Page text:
‘We are going forwards’: Starmer rules out rejoining EU ahead of launching Brexit plan


Sir Keir Starmer has ruled out rejoining the European Union, as he said the UK needs to go forwards and divisions cannot be reopened.

The Labour leader told Sky News’ Beth Rigby: “We’re not going back to the EU, to the single market, to the customs union or freedom of movement.

“We are going forwards not backwards, not reopening those divisions.

“I don’t think reopening all the old wounds and going backwards is going to help us on that mission to drive the economy.”

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Sir Keir was speaking ahead of launching a five-point plan to deal with Brexit on Monday evening.

He said the plan will “remove some of the barriers” to trading with the EU that are “holding us back”.

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The current Brexit deal is “not a good deal”, he said, adding that it is causing problems in Northern Ireland and the agreements on services and security are not good enough.

“This is a forward-looking plan, it’s not a plan to go back, it’s not a plan to rejoin the EU,” he insisted.

Looking ahead to the next general election, which is supposed to be in 2024, he added: “This will be the driving mission of an incoming Labour government – to grow the economy.”

Sir Keir said he did not regret campaigning for a second Brexit referendum, something that is credited with helping Labour to lose the last election.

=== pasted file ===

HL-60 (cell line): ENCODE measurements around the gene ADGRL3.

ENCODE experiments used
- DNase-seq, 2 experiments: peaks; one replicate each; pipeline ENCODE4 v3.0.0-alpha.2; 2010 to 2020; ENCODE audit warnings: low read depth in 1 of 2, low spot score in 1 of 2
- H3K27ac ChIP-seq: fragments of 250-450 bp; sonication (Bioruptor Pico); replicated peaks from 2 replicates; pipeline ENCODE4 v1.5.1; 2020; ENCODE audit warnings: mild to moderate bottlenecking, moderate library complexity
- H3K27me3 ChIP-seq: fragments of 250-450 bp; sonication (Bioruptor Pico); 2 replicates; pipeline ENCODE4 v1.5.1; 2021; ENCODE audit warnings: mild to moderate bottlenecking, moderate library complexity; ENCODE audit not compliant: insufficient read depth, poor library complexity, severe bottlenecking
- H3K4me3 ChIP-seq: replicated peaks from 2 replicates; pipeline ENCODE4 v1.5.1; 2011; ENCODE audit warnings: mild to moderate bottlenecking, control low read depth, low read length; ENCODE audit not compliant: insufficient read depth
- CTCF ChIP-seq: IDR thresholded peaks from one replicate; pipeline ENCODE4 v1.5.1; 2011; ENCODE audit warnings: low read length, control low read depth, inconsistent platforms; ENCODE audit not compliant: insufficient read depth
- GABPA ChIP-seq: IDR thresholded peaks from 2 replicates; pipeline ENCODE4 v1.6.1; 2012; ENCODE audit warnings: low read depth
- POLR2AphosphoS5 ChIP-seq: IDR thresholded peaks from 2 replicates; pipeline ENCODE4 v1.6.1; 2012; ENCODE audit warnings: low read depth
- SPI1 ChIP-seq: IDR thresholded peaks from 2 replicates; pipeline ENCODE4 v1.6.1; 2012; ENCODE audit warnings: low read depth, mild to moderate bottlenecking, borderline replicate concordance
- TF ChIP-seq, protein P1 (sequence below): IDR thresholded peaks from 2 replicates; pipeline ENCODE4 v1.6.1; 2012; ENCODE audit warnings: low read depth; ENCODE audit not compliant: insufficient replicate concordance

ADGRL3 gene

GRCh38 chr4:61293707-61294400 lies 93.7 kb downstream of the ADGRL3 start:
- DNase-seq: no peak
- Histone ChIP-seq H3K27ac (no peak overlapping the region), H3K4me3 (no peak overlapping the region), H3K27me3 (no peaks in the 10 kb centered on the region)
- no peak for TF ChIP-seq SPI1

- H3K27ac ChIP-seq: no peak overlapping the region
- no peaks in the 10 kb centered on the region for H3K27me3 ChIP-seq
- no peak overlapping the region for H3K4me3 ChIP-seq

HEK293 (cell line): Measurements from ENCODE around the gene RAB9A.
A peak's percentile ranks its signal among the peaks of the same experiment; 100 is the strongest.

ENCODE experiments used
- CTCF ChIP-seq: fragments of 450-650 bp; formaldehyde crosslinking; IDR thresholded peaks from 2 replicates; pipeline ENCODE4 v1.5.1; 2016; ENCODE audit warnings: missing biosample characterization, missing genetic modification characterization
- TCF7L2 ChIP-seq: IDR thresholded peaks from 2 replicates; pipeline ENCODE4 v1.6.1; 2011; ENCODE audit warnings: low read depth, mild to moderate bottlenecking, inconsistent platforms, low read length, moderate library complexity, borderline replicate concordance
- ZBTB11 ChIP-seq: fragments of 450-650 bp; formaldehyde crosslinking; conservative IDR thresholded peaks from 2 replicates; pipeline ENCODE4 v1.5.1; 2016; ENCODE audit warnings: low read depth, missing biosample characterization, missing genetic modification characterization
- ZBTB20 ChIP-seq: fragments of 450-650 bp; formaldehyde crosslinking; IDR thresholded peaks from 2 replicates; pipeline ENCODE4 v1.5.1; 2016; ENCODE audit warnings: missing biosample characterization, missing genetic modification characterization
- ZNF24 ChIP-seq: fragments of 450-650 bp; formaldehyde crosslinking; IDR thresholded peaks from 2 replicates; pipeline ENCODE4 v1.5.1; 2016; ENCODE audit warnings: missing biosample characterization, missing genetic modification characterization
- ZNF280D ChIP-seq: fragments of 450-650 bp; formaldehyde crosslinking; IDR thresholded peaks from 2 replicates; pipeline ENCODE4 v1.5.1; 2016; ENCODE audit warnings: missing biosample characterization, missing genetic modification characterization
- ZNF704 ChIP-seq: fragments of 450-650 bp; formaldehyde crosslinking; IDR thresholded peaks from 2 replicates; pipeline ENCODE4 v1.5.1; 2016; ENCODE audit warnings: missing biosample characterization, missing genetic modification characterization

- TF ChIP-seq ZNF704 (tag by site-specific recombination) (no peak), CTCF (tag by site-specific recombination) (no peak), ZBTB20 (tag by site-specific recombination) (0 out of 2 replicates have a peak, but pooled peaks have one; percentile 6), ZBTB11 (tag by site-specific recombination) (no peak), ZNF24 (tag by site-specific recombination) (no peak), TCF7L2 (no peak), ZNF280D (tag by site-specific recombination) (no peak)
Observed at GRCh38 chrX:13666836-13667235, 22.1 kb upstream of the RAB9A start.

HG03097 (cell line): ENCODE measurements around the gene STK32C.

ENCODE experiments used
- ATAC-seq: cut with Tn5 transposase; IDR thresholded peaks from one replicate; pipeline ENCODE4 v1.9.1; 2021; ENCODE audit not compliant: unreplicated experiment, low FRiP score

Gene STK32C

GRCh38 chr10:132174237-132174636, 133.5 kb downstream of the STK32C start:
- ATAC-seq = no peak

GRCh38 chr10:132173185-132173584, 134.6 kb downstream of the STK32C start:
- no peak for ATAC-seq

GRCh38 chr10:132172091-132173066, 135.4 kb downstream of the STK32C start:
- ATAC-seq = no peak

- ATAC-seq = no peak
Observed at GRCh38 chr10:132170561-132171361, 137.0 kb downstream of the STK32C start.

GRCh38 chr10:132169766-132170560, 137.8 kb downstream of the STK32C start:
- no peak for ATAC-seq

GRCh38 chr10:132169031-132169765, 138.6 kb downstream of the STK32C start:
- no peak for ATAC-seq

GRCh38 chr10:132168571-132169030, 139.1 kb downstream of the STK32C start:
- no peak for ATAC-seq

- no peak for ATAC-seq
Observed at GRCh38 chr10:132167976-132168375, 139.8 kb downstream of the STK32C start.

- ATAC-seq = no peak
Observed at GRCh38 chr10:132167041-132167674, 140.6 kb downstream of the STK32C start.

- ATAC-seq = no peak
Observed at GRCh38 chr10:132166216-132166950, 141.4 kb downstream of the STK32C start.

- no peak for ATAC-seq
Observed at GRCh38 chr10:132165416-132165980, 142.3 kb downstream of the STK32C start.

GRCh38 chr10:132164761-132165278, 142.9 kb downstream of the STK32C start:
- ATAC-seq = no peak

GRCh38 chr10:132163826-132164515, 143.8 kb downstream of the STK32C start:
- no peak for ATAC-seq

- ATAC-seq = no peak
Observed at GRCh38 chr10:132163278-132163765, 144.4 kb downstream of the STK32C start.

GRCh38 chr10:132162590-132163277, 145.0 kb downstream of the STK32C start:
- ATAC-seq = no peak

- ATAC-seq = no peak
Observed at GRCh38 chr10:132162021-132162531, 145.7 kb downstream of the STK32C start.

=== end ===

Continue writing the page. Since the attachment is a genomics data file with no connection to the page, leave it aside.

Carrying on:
“We made our policy in the circumstances that were then the live circumstances, but we’ve left the EU now and the government has said we need to get Brexit done, but it hasn’t really got a plan to do that,” he added.

“I want to make Brexit work.”

He said he is “absolutely convinced” there are “practical ways” to solve the current issues around the Northern Ireland Protocol – which has effectively placed a border in the Irish Sea.

Read more: What is the Northern Ireland Protocol and how does it work?

Sir Keir also said the Conservatives are on a “downwards spiral, and we are coming up” – and said recent Labour by-election wins “show we’re on track for a Labour government”.

He said he could not sympathise with Boris Johnson appointing MP Chris Pincher as deputy chief whip when he knew there were rumours about his conduct.

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Mr Pincher quit the government last week after admitting he got drunk and following allegations he groped two men, including another MP.

Sir Keir said: “It’s bad judgement by the PM, a man who puts himself above everyone else, and no I’m afraid I don’t have any sympathy for him.”

Asked if he would have appointed Mr Pincher if he had been PM, Sir Keir said: “No, I wouldn’t.”

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